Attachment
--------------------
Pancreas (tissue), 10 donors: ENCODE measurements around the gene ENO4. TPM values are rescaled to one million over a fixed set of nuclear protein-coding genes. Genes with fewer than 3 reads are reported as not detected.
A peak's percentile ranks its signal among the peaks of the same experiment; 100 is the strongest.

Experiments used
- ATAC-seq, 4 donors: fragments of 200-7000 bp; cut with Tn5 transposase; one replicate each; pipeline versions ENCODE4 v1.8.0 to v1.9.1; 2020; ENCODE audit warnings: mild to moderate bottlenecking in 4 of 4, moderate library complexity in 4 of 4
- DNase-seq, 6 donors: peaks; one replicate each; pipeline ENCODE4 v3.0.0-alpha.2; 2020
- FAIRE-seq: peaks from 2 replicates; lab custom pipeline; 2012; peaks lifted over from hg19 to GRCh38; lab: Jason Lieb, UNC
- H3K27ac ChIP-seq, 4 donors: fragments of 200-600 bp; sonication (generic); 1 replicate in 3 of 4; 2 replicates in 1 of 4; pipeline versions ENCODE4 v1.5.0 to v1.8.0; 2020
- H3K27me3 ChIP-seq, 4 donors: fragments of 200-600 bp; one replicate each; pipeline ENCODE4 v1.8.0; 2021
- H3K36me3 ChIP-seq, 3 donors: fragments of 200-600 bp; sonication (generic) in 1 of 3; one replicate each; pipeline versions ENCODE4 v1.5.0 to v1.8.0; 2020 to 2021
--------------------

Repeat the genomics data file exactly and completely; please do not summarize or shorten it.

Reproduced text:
Pancreas (tissue), 10 donors: ENCODE measurements around the gene ENO4. TPM values are rescaled to one million over a fixed set of nuclear protein-coding genes. Genes with fewer than 3 reads are reported as not detected.
A peak's percentile ranks its signal among the peaks of the same experiment; 100 is the strongest.

Experiments used
- ATAC-seq, 4 donors: fragments of 200-7000 bp; cut with Tn5 transposase; one replicate each; pipeline versions ENCODE4 v1.8.0 to v1.9.1; 2020; ENCODE audit warnings: mild to moderate bottlenecking in 4 of 4, moderate library complexity in 4 of 4
- DNase-seq, 6 donors: peaks; one replicate each; pipeline ENCODE4 v3.0.0-alpha.2; 2020
- FAIRE-seq: peaks from 2 replicates; lab custom pipeline; 2012; peaks lifted over from hg19 to GRCh38; lab: Jason Lieb, UNC
- H3K27ac ChIP-seq, 4 donors: fragments of 200-600 bp; sonication (generic); 1 replicate in 3 of 4; 2 replicates in 1 of 4; pipeline versions ENCODE4 v1.5.0 to v1.8.0; 2020
- H3K27me3 ChIP-seq, 4 donors: fragments of 200-600 bp; one replicate each; pipeline ENCODE4 v1.8.0; 2021
- H3K36me3 ChIP-seq, 3 donors: fragments of 200-600 bp; sonication (generic) in 1 of 3; one replicate each; pipeline versions ENCODE4 v1.5.0 to v1.8.0; 2020 to 2021